Football not the only cause of concussion injuries at Nevada Union High School |

Football not the only cause of concussion injuries at Nevada Union High School

Concussions have stirred an ongoing debate in the National Football League, where 228 of these head injuries were diagnosed in regular and preseason games during 2013.

The same discussions – how to prevent these injuries and recognize and treat them when they occur – are happening locally, at Nevada Joint Union and other high schools.

Last year 76 diagnosed concussions were recorded at Nevada Joint Union High School (NJUHS) alone, according to Karen Harris, RN, school nurse. Not all of these were caused by football, she said.

“We actually have more concussions that occur outside of sports than we do in sports,” she said. “Adolescents by nature are very active and risk takers. Students often receive their head injury at home and come to the nurse’s office the next day with symptoms. Soccer and cheerleading also usually have a greater number of concussions than other sports.”

Recognizing the symptoms is the key to preventing serious or long-term consequences, Harris said. That’s why she has put such a focus on educating coaches, teachers, and even parents, about spotting symptoms and getting help.

“As a school we are focusing on education to increase awareness and early detection of injuries, and thus increasing the safety of our programs,” she explained. “We send information home in sports packet every year describing concussion symptoms and the importance of prompt follow up if a concussion is suspected. We are also creating athlete and parent education nights.”

Dr. Joel Richnak of Mountain View Rehabilitation in Grass Valley added his own emphasis on the importance of education.

“There have been many long time misunderstandings regarding this injury,” he explained, “including the belief that one had to get knocked out in order to be diagnosed with a concussion. This is simply not true; concussions symptoms are frequently very subtle.”

The good news, he said, is that most athletes can recover completely in a short period of time if their injuries are diagnosed and managed properly.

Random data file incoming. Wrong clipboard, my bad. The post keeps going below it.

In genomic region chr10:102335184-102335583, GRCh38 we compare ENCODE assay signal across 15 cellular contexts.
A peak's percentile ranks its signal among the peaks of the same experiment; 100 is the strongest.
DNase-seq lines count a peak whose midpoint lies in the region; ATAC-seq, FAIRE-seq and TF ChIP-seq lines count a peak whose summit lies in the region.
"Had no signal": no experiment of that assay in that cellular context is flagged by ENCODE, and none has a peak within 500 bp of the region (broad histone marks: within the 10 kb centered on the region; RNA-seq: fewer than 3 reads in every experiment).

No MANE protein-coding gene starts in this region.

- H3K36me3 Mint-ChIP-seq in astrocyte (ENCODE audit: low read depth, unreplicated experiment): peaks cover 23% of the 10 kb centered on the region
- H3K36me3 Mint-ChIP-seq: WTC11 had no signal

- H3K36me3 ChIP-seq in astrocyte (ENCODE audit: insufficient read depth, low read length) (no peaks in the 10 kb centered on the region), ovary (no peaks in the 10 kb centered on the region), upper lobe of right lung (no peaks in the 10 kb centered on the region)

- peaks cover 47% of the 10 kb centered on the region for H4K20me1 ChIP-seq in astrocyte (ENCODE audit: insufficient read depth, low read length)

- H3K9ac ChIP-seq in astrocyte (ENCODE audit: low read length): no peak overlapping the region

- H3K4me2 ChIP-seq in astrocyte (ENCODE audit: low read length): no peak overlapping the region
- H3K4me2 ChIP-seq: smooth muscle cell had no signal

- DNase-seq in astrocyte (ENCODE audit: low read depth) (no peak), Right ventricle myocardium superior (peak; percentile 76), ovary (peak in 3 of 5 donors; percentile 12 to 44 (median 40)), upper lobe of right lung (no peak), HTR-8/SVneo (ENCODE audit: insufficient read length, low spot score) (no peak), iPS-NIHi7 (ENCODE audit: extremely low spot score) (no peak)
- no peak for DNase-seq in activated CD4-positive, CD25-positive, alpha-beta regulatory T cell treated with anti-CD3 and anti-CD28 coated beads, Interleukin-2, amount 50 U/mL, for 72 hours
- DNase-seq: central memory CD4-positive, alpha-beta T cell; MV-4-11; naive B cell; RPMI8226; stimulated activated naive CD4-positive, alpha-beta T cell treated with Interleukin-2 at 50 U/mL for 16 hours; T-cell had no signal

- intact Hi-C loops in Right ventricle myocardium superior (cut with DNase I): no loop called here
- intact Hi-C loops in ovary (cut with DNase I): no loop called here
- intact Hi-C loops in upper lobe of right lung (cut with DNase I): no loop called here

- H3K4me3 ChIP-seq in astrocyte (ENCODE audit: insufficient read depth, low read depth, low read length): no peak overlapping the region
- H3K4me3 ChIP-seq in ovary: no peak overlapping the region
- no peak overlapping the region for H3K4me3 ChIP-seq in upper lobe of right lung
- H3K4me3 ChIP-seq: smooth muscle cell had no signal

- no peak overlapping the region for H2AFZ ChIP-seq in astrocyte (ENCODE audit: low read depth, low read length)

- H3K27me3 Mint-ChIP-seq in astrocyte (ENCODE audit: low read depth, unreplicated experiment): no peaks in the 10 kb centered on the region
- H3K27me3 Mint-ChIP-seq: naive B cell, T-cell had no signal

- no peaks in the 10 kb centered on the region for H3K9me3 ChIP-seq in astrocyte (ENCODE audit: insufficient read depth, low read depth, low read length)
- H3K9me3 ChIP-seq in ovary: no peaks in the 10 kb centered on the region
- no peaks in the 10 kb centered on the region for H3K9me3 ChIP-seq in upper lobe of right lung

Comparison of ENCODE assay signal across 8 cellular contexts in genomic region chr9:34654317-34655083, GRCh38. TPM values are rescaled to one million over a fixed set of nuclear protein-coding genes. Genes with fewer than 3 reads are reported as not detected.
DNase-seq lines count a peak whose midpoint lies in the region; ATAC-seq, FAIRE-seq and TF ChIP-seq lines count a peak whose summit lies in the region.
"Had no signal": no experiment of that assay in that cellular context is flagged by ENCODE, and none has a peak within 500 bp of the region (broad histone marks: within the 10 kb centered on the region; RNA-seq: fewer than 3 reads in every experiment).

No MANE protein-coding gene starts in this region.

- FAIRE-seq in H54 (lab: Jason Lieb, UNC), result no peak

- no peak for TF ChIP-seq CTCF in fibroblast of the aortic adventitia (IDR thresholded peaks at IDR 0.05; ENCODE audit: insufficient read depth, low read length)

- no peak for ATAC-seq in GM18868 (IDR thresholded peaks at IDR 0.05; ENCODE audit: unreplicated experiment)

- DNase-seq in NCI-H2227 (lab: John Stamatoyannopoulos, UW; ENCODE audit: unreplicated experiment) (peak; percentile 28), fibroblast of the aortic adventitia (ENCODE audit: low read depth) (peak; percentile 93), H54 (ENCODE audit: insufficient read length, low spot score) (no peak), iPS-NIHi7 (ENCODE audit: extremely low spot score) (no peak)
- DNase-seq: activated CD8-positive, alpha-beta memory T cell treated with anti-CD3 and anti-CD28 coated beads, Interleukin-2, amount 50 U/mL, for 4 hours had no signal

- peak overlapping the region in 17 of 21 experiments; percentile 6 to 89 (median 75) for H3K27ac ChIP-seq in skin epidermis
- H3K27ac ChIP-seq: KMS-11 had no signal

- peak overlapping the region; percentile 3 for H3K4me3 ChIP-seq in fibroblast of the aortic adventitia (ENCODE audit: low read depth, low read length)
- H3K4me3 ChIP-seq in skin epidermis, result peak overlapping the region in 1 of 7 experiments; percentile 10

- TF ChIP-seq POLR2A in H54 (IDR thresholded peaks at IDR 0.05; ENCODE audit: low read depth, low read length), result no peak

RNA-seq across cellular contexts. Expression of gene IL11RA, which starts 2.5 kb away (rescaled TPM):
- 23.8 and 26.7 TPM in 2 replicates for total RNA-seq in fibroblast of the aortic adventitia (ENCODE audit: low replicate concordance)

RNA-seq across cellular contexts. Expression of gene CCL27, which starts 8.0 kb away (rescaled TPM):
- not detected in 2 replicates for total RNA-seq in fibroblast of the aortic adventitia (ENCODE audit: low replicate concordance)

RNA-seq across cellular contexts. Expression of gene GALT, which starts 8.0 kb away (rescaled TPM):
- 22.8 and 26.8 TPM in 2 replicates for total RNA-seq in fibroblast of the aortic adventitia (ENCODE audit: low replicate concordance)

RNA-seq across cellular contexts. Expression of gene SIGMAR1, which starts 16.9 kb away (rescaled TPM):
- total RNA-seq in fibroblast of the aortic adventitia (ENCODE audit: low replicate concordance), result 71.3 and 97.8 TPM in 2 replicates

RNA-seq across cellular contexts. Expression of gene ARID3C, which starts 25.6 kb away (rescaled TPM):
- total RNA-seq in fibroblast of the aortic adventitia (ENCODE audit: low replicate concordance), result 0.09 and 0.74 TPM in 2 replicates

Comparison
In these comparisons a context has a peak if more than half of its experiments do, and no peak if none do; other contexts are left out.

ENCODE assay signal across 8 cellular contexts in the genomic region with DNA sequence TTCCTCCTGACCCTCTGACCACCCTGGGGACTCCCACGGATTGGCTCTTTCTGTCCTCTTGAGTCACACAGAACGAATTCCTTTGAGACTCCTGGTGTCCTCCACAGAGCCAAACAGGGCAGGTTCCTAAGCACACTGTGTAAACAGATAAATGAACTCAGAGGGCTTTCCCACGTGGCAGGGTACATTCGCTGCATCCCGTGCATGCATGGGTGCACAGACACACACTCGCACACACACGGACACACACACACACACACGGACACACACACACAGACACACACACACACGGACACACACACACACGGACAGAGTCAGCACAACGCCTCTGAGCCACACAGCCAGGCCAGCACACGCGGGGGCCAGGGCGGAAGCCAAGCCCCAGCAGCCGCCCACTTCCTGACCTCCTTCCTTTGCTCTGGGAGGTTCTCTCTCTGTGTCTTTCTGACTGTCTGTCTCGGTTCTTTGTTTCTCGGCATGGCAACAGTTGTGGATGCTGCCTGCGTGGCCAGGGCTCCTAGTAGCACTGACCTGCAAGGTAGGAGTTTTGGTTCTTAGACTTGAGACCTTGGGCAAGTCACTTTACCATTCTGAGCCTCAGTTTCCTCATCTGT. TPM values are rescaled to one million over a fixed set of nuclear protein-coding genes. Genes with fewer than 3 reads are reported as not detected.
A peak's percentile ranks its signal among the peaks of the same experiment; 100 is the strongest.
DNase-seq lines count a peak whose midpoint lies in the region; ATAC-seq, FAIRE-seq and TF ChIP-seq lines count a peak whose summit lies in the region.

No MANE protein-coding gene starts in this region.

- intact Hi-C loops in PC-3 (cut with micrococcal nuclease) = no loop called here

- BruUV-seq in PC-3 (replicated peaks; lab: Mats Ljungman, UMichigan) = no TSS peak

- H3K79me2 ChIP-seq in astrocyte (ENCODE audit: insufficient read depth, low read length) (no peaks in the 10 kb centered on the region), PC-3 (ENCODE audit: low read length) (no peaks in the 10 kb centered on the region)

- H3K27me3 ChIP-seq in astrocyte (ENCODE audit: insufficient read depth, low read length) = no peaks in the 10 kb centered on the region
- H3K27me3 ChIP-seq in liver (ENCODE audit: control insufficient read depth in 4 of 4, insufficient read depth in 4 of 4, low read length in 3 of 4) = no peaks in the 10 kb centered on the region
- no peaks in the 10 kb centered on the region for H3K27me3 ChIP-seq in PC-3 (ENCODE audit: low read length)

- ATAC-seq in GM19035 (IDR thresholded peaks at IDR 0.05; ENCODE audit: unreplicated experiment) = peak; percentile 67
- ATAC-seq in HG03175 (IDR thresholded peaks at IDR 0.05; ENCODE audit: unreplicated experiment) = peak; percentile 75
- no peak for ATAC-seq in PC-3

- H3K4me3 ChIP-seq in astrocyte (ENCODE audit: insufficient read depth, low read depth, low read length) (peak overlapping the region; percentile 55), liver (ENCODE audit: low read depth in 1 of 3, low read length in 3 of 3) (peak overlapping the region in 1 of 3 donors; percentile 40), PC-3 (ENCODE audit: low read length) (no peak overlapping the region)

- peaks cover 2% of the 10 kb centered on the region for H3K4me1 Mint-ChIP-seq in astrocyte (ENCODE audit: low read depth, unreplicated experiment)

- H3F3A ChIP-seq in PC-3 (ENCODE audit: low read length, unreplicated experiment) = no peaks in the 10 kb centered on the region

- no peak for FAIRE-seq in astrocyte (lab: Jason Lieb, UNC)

“The risk lies in not diagnosing the concussion, and allowing the player to return to the game before the first injury heals; if they suffer another blow to the head during this recovery period the injury could be much worse and have much more significant and long-term consequences,” Dr. Richnak cautioned.

In response to new state law governing concussion injuries, and increased media attention, Harris has prepared training for high school coaches and select staff that includes how to spot suspected head injuries, and a step-by-step protocol of actions to take. A Head Injury Evaluation form is given to parents and the student’s physician, and the paperwork goes back to the school nurse for follow up. The school nurse will also monitor recovery through daily symptom checks, and stay in communication with parents and others during the process.

“The standard treatment is cognitive and physical rest,” she said. “This may require no school attendance for a few days and then modified assignments with no test taking when they return. No physical activity is allowed until the student is free of symptoms for two consecutive days.”

Harris said increasing awareness of concussive injuries has encouraged parents to become involved.

“Parents are much more cooperative with the head injury recovery process now than they were a few years ago,” she said. “In the past some parents referred to a concussion by the adage, ‘he got his bell rung.’ The media attention has definitely increased awareness at the high school level.”

Most concussions will heal with appropriate physical and mental rest, Dr. Richnak observed.

When normal healing doesn’t occur, he and his colleagues at Mountain View Rehabilitation, and other specialists in the community, may be called in.

“If a concussion is not healing in an appropriate time frame, or if it is potentially a more complicated case, then we offer cognitive testing which can help with diagnosis, treatment and management decisions,” Dr. Richnak noted.

Treatment may include various types of therapy.

“Because injuries can impair the brain’s ability to process incoming information and cause difficulty with language skills, memory and problem solving, it is important to address all symptoms. Most often, this means working with occupational, physical and speech therapists together in order to heal properly,” shared Laura Fornecker, PT, Rehab Supervisor at Sierra Nevada Memorial Hospital Neurological Rehabilitation, where all of these services are provided.

Dr. Richnak praised Harris for her efforts at educating the high school community about concussion injuries.

“Karen has done an excellent job at NU,” he said.

But education is vital for parents, too.

“The most important recommendation I can make to parents is to educate yourself on what the symptoms of a concussion are, and to make sure that not only their son or daughter are educated, but also the coach and athletic directors at your schools as well,” Dr. Richnak said. “The more eyes that are looking for symptoms, the increased likelihood that the concussion is detected and the right management decisions are made.”

He said free apps are available on the web that might help parents educate themselves. He also suggested that parents might visit the Heads Up program through the Centers for Disease Control to learn more about this problem.

All physicians providing care for patients at SNMH are members of the medical staff and are independent practitioners, not employees of the hospital.

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